The National Dairy Products Corporation was incorporated in 1923, formed out of two of the largest dairy and ice cream manufacturers in the U.S.: Pittsburgh's Reick-McJunkin Dairy Company and Chicago's Hydrox Corporation. In 1926, the company operated in 13 states across America.
Demand for its products soared during wartime years. In 1944, the company delivered 48 million quarts of milk, 8.5 million gallons of ice cream, and 101 million pounds of cheese to the United States government.
In 1930, National Dairy Products Corporation bought Kraft-Phenix Cheese. The combined companies went through several name changes together. By 1969, Kraft's brand strength ate National Dairy, and the company became known as Kraftco.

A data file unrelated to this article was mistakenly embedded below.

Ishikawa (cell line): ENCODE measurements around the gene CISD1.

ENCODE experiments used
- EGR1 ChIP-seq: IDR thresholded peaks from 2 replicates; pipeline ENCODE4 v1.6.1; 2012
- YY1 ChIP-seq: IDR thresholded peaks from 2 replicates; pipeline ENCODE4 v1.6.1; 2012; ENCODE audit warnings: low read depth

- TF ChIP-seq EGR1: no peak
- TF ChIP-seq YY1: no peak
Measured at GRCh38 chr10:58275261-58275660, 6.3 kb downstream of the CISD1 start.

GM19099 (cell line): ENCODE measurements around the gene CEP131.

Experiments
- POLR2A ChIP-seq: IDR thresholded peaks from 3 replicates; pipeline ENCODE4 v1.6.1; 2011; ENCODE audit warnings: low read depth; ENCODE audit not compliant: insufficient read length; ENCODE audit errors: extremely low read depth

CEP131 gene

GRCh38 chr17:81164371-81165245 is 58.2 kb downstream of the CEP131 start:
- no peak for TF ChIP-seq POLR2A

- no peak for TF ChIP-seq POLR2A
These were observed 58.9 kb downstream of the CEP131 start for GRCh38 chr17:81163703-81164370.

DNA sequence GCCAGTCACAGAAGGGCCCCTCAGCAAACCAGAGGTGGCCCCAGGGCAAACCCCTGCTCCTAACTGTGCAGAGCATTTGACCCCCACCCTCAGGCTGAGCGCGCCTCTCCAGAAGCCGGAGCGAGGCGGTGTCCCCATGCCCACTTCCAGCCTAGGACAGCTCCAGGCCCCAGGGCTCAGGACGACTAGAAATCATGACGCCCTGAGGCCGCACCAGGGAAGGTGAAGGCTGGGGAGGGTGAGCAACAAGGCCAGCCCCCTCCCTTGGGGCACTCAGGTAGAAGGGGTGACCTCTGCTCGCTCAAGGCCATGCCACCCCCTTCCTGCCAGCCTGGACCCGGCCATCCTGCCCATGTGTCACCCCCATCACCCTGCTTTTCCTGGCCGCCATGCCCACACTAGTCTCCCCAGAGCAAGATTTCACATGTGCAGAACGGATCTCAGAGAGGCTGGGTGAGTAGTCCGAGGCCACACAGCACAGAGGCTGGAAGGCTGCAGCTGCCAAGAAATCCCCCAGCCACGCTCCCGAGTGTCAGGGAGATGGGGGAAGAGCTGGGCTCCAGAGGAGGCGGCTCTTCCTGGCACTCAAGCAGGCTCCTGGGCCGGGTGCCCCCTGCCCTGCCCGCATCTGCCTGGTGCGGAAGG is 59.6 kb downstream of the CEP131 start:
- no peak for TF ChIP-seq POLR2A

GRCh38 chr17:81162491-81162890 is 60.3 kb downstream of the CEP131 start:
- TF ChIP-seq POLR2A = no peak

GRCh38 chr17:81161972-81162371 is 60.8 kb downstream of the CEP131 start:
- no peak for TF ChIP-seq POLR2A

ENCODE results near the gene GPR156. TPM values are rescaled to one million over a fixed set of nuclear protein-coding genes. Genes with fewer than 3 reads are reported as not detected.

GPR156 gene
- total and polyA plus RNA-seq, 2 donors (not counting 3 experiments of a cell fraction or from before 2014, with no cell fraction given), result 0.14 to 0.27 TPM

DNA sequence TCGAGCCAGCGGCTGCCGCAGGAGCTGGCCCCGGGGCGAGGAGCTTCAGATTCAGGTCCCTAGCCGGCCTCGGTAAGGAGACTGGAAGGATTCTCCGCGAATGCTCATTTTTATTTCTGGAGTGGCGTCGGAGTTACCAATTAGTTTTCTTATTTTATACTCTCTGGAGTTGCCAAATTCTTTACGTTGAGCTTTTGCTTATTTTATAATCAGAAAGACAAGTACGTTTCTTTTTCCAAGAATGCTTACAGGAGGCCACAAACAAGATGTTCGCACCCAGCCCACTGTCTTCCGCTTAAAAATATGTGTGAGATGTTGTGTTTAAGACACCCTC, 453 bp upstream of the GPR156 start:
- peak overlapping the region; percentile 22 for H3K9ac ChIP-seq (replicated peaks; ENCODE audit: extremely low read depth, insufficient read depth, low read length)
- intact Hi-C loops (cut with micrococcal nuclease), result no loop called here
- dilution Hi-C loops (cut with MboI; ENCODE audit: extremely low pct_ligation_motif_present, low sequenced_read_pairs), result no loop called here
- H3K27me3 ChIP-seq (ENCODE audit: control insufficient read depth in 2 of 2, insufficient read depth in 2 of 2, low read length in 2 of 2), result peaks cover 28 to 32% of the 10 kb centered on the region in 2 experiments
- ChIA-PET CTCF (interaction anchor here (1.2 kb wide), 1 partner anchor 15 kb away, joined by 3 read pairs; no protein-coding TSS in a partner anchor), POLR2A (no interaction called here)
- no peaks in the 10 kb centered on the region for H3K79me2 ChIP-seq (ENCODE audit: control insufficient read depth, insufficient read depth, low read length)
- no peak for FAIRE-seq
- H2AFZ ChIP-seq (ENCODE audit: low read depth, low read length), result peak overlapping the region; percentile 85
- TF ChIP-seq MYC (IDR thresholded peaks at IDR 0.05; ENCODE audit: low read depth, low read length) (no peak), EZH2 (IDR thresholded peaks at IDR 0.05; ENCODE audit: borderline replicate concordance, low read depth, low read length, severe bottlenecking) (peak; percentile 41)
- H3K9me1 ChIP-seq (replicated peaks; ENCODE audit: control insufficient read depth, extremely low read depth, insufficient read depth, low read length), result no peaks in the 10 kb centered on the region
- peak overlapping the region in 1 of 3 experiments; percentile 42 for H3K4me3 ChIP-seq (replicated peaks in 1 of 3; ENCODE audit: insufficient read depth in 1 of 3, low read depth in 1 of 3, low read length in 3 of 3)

Last year, Kraft split again, separating its international snack business from its U.S.-based grocery products division, including loud orange cheese-type foods such as Velveeta that harken back to the company's dairy product origins.
Wal-Mart retook the top spot, Berkshire Hathaway made the top five, and Apple grew enormously.